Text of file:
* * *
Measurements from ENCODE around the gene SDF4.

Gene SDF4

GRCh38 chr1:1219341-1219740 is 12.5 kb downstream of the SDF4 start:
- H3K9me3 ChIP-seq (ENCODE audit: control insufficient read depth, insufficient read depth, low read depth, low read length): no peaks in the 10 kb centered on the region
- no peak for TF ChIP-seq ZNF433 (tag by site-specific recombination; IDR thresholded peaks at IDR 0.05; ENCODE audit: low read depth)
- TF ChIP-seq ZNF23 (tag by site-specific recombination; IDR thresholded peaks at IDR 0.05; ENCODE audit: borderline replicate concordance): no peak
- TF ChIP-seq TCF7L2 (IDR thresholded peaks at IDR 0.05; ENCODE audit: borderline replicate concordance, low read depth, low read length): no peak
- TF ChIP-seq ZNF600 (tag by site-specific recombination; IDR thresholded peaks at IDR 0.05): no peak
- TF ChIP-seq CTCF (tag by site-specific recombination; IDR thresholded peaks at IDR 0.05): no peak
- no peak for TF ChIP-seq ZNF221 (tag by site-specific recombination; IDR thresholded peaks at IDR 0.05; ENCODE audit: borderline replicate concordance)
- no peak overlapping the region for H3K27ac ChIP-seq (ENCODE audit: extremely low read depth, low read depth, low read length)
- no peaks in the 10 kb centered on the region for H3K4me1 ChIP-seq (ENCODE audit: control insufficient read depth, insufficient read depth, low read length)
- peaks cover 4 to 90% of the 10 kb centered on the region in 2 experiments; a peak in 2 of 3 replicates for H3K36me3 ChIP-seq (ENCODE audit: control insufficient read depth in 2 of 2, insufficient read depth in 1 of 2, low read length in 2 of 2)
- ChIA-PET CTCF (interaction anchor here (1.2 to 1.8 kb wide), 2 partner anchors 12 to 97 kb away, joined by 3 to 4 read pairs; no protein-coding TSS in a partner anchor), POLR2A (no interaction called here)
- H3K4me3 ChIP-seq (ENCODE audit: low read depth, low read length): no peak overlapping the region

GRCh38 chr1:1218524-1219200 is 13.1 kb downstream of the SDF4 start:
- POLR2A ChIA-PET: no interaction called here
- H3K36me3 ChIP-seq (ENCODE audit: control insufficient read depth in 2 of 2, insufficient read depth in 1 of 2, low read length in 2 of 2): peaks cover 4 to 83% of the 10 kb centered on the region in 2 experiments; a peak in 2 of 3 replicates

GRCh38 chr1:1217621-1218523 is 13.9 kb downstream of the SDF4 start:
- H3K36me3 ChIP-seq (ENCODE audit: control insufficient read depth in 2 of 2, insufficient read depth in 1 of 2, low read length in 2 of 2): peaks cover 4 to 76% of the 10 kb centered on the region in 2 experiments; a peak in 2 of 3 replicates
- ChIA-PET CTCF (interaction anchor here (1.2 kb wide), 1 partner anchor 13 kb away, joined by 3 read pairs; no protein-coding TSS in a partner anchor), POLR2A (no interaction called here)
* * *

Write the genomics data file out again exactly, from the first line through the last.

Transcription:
Measurements from ENCODE around the gene SDF4.

Gene SDF4

GRCh38 chr1:1219341-1219740 is 12.5 kb downstream of the SDF4 start:
- H3K9me3 ChIP-seq (ENCODE audit: control insufficient read depth, insufficient read depth, low read depth, low read length): no peaks in the 10 kb centered on the region
- no peak for TF ChIP-seq ZNF433 (tag by site-specific recombination; IDR thresholded peaks at IDR 0.05; ENCODE audit: low read depth)
- TF ChIP-seq ZNF23 (tag by site-specific recombination; IDR thresholded peaks at IDR 0.05; ENCODE audit: borderline replicate concordance): no peak
- TF ChIP-seq TCF7L2 (IDR thresholded peaks at IDR 0.05; ENCODE audit: borderline replicate concordance, low read depth, low read length): no peak
- TF ChIP-seq ZNF600 (tag by site-specific recombination; IDR thresholded peaks at IDR 0.05): no peak
- TF ChIP-seq CTCF (tag by site-specific recombination; IDR thresholded peaks at IDR 0.05): no peak
- no peak for TF ChIP-seq ZNF221 (tag by site-specific recombination; IDR thresholded peaks at IDR 0.05; ENCODE audit: borderline replicate concordance)
- no peak overlapping the region for H3K27ac ChIP-seq (ENCODE audit: extremely low read depth, low read depth, low read length)
- no peaks in the 10 kb centered on the region for H3K4me1 ChIP-seq (ENCODE audit: control insufficient read depth, insufficient read depth, low read length)
- peaks cover 4 to 90% of the 10 kb centered on the region in 2 experiments; a peak in 2 of 3 replicates for H3K36me3 ChIP-seq (ENCODE audit: control insufficient read depth in 2 of 2, insufficient read depth in 1 of 2, low read length in 2 of 2)
- ChIA-PET CTCF (interaction anchor here (1.2 to 1.8 kb wide), 2 partner anchors 12 to 97 kb away, joined by 3 to 4 read pairs; no protein-coding TSS in a partner anchor), POLR2A (no interaction called here)
- H3K4me3 ChIP-seq (ENCODE audit: low read depth, low read length): no peak overlapping the region

GRCh38 chr1:1218524-1219200 is 13.1 kb downstream of the SDF4 start:
- POLR2A ChIA-PET: no interaction called here
- H3K36me3 ChIP-seq (ENCODE audit: control insufficient read depth in 2 of 2, insufficient read depth in 1 of 2, low read length in 2 of 2): peaks cover 4 to 83% of the 10 kb centered on the region in 2 experiments; a peak in 2 of 3 replicates

GRCh38 chr1:1217621-1218523 is 13.9 kb downstream of the SDF4 start:
- H3K36me3 ChIP-seq (ENCODE audit: control insufficient read depth in 2 of 2, insufficient read depth in 1 of 2, low read length in 2 of 2): peaks cover 4 to 76% of the 10 kb centered on the region in 2 experiments; a peak in 2 of 3 replicates
- ChIA-PET CTCF (interaction anchor here (1.2 kb wide), 1 partner anchor 13 kb away, joined by 3 read pairs; no protein-coding TSS in a partner anchor), POLR2A (no interaction called here)